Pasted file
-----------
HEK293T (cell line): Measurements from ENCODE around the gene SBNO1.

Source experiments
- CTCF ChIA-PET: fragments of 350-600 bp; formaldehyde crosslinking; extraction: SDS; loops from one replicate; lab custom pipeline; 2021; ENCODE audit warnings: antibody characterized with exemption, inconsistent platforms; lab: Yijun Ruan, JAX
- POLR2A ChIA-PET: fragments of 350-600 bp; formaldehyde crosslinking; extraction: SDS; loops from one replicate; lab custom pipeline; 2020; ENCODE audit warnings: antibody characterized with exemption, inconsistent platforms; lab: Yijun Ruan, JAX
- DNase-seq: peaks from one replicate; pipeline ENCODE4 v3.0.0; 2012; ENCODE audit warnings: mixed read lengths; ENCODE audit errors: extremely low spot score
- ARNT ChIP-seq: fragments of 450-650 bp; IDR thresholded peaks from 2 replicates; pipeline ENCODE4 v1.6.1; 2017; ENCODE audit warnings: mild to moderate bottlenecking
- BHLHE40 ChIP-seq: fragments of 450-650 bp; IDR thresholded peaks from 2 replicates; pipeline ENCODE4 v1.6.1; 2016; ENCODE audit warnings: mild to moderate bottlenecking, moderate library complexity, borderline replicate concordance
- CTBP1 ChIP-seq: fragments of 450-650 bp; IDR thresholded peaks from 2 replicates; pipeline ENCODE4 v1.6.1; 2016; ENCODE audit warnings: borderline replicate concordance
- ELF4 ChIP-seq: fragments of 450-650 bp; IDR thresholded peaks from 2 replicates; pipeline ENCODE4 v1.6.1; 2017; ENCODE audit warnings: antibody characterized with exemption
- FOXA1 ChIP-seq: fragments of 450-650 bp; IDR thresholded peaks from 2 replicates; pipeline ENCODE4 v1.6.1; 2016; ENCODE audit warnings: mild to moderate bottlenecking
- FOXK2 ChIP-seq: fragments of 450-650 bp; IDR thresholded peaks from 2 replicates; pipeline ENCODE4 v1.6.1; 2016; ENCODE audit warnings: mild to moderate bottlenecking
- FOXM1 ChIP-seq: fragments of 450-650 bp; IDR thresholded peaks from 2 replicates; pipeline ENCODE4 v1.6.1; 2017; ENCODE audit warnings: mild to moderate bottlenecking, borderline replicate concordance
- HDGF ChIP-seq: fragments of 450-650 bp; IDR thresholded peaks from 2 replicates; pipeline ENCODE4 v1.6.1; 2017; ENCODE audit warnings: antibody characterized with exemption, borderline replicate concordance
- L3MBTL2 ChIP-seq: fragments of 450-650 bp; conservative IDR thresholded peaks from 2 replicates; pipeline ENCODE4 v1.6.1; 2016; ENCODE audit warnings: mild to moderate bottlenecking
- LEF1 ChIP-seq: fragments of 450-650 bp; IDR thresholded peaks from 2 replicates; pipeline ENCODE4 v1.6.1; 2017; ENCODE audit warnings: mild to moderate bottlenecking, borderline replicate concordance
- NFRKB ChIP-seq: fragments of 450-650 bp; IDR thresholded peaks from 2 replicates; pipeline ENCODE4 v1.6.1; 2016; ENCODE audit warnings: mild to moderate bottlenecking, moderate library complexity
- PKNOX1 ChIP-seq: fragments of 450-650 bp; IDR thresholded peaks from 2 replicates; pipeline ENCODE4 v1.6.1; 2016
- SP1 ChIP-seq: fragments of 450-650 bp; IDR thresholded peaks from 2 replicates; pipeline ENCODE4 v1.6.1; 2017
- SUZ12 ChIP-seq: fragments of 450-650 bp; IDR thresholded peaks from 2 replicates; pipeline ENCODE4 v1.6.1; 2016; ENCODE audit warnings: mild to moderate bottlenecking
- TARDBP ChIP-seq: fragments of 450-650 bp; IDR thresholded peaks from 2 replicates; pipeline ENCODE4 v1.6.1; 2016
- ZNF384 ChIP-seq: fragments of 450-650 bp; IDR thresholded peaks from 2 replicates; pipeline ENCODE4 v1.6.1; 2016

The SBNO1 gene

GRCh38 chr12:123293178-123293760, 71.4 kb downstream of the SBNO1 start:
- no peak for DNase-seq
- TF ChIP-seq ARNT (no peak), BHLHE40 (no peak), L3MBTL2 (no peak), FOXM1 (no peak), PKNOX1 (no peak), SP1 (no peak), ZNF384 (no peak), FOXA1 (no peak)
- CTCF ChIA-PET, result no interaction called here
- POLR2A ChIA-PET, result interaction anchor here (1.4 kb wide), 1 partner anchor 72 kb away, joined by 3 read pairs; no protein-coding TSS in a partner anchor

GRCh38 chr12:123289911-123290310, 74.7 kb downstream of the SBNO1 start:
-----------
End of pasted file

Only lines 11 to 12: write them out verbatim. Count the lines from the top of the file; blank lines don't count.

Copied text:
- FOXK2 ChIP-seq: fragments of 450-650 bp; IDR thresholded peaks from 2 replicates; pipeline ENCODE4 v1.6.1; 2016; ENCODE audit warnings: mild to moderate bottlenecking
- FOXM1 ChIP-seq: fragments of 450-650 bp; IDR thresholded peaks from 2 replicates; pipeline ENCODE4 v1.6.1; 2017; ENCODE audit warnings: mild to moderate bottlenecking, borderline replicate concordance